Just as with any hospital on shore, personnel aboard the Mercy practiced preventive hygiene measures recommended by the Centers for Disease Control and Prevention to help prevent the spread of COVID-19, such as wearing cloth face masks, spacing out tables in the dining hall, closing indoor gyms, and devising creative ways to stay physically fit. Popular options included jogging around the perimeter of the ship and practicing yoga and calisthenics on the deck, “making sure you were physically distanced appropriately, and when you were done, putting your mask back on,” Cdr. Blevins said. Others supplemented their workouts with a pull-up bar on the deck. “In addition, we have a series of ramps that run on the starboard side of the ship that we can use for patient movement with litters on wheels or patient beds,” Capt. Rotruck said. “The uphill portion of those ramps represents a good workout opportunity as well.”

Downtime in an era of physical distancing also afforded crew members the opportunity to call or FaceTime with loved ones, watch streamed TV shows and movies, and work on their own professional development. Some continued with coursework for online degree programs offered by colleges and universities they were enrolled in, while some enlisted personnel used the time to complete the Navy Enlisted Warfare Qualification Programs Instruction, which issues the basic overarching requirements for the qualification and designation of all enlisted warfare programs.

“As you can imagine, people spend a lot of time learning how the ship works and how it integrates into larger naval forces and so forth,” Capt. Rotruck said. “Not just our ship but also other ships: their weapons systems and defense mechanisms and navigation systems. We had people spending a significant amount of time working on that. We had people complete their Enlisted Surface Warfare qualification while we were on the mission.”

End of the mission

Mercy returned to its home base in San Diego on May 15, but about 60 medical personnel stayed behind in Los Angeles to support Federal Emergency Management Agency (FEMA), state, and local health care professionals. Some worked at a site where clinicians provided care for COVID-19–positive patients who had been transferred from area skilled nursing facilities.

In addition, a team consisting of one nurse and five corpsmen “would go out to individual skilled nursing facilities and mainly conduct assessments and training, such as training in donning proper PPE [personal protective equipment] and determining what needs they had,” Capt. Rotruck said. “They met those needs if possible or [communicated with California officials] and let them know what the requirements were and what the needs were in that facility.” The assignment for those who stayed behind ended on May 31.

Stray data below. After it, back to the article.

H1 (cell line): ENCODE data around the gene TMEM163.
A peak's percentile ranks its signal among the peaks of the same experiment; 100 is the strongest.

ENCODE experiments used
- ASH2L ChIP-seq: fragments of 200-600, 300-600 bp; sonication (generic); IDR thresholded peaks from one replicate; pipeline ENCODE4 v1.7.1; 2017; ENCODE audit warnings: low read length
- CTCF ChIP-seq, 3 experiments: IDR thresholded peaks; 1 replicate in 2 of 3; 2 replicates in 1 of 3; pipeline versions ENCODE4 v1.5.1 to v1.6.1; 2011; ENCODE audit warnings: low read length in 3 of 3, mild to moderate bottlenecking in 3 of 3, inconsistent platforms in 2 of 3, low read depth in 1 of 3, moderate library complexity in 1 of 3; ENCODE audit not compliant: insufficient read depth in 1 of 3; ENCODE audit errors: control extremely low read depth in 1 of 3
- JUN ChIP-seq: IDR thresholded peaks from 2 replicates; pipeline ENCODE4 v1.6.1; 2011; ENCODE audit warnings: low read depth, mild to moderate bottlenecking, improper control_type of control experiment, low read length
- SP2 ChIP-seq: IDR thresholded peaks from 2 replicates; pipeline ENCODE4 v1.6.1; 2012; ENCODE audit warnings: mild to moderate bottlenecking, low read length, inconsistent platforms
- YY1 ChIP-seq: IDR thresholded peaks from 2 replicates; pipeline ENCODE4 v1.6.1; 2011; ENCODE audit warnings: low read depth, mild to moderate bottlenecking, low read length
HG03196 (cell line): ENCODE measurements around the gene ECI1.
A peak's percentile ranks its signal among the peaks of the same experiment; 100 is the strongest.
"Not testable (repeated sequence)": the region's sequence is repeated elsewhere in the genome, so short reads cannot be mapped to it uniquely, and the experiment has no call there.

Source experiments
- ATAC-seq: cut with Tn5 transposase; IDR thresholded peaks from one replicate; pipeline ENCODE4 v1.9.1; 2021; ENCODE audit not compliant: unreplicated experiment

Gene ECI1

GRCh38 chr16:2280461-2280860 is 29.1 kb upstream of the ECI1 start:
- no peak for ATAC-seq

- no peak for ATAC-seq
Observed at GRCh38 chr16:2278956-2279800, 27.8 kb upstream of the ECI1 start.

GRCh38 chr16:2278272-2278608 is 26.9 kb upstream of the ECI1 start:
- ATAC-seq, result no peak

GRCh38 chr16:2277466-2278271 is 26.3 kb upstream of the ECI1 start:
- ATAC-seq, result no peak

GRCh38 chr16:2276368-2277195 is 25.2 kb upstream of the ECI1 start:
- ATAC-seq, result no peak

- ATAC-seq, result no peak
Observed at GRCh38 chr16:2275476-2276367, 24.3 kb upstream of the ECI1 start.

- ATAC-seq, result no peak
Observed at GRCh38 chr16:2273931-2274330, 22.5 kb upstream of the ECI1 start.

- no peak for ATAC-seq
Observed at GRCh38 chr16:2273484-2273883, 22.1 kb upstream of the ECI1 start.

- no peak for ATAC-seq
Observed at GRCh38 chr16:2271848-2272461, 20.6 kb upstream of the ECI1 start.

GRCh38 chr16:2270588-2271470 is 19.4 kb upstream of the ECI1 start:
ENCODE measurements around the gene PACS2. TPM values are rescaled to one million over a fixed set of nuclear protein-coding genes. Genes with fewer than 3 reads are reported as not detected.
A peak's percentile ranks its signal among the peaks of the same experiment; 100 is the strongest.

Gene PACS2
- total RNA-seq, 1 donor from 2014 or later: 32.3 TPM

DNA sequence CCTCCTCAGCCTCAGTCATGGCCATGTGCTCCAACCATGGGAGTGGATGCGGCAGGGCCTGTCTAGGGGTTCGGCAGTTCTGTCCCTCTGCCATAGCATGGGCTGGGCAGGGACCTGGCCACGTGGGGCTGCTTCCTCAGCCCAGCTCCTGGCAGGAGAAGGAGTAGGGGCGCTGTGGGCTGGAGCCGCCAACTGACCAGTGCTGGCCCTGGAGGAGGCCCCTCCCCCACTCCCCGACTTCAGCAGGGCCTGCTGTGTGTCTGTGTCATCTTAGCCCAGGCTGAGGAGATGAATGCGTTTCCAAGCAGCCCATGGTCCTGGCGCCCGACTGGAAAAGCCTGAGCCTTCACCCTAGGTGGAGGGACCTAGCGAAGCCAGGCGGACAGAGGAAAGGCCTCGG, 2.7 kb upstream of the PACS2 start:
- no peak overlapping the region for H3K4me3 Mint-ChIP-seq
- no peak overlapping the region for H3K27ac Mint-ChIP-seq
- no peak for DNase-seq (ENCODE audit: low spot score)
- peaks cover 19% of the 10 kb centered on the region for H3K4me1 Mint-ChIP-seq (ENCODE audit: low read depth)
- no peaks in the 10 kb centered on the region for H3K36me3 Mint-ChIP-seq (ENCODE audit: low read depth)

On the opposite coast, Mercy’s sister ship, USNS Comfort, arrived in New York Harbor from Norfolk, Va., on March 30 and spent 3½ weeks assisting area hospitals in the COVID-19 pandemic fight. A few days into the mission, Comfort’s internal spaces were reconfigured to create separate COVID-negative and COVID-positive sections. Medical teams aboard the ship cared for a total of 182 patients during the assignment.

Looking back on Mercy’s mission, Cdr. Blevins marveled at the sense of teamwork that unfolded. “We have quarterly training exercises with a core set of personnel, [and] we train getting ready for activation in 5 days,” she said. “All of that training kicks in and it comes to fruition in a mission like this. It was terrific to see a group of very disparate subject matter experts from all over the country come together with one purpose: which was to serve our own country during the pandemic.”

Capt. Rotruck pointed out that the experience enabled enlisted and nonenlisted physicians to maintain their skill sets during a time when military and civilian hospitals had stopped doing elective procedures and routine appointments. “The fact that those people were able to come on board the ship and continue to conduct their medical practice and maintain their skills and competencies in an environment that they weren’t quite used to is great,” he said. “Otherwise, some of those medical personnel would have been sitting idle, wherever they were from. This is the power of Navy medicine on behalf of our country.”